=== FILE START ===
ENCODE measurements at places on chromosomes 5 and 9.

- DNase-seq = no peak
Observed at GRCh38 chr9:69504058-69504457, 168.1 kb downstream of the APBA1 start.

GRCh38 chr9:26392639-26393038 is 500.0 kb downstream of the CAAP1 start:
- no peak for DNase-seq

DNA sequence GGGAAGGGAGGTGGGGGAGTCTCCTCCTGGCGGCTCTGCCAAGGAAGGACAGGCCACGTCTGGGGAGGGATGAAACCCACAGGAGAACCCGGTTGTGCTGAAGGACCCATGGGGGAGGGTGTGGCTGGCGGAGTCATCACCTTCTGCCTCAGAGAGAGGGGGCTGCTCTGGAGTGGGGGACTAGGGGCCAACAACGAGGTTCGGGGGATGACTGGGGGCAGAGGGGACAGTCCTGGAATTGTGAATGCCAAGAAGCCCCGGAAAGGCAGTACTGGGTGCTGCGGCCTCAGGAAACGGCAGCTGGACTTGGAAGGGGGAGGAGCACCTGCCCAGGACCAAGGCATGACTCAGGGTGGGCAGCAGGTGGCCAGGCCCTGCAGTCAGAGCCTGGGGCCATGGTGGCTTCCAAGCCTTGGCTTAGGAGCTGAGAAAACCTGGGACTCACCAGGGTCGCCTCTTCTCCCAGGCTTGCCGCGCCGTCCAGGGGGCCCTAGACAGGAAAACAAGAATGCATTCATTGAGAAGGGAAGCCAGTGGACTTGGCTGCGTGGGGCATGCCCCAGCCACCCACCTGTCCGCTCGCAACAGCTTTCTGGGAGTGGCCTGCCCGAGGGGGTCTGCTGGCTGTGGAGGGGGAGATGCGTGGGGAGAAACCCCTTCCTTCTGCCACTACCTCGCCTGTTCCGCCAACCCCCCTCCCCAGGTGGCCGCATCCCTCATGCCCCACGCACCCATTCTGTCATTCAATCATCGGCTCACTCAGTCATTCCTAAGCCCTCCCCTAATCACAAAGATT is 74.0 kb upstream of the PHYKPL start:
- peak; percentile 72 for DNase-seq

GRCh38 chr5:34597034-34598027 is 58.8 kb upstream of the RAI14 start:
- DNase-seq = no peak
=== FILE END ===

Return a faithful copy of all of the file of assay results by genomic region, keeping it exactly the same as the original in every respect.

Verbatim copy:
ENCODE measurements at places on chromosomes 5 and 9.

- DNase-seq = no peak
Observed at GRCh38 chr9:69504058-69504457, 168.1 kb downstream of the APBA1 start.

GRCh38 chr9:26392639-26393038 is 500.0 kb downstream of the CAAP1 start:
- no peak for DNase-seq

DNA sequence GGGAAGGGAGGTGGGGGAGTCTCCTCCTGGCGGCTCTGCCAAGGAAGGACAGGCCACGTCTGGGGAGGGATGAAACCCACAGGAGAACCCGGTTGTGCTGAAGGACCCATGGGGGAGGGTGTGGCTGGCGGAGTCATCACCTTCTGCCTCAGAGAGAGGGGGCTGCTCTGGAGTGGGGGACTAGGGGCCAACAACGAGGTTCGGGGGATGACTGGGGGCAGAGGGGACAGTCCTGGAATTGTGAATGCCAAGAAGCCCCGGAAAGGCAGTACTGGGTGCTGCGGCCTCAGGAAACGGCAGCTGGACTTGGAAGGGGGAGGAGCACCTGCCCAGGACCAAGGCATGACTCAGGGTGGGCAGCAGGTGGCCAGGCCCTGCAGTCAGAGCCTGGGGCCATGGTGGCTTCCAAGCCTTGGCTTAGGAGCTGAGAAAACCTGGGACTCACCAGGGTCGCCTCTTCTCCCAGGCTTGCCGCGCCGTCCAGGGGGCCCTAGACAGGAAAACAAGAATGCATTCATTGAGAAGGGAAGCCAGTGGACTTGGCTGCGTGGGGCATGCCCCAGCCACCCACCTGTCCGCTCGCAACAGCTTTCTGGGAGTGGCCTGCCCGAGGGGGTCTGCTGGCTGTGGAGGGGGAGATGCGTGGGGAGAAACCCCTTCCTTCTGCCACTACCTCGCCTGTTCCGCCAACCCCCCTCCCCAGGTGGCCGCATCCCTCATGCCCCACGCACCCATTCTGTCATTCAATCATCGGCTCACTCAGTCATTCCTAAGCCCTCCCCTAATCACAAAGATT is 74.0 kb upstream of the PHYKPL start:
- peak; percentile 72 for DNase-seq

GRCh38 chr5:34597034-34598027 is 58.8 kb upstream of the RAI14 start:
- DNase-seq = no peak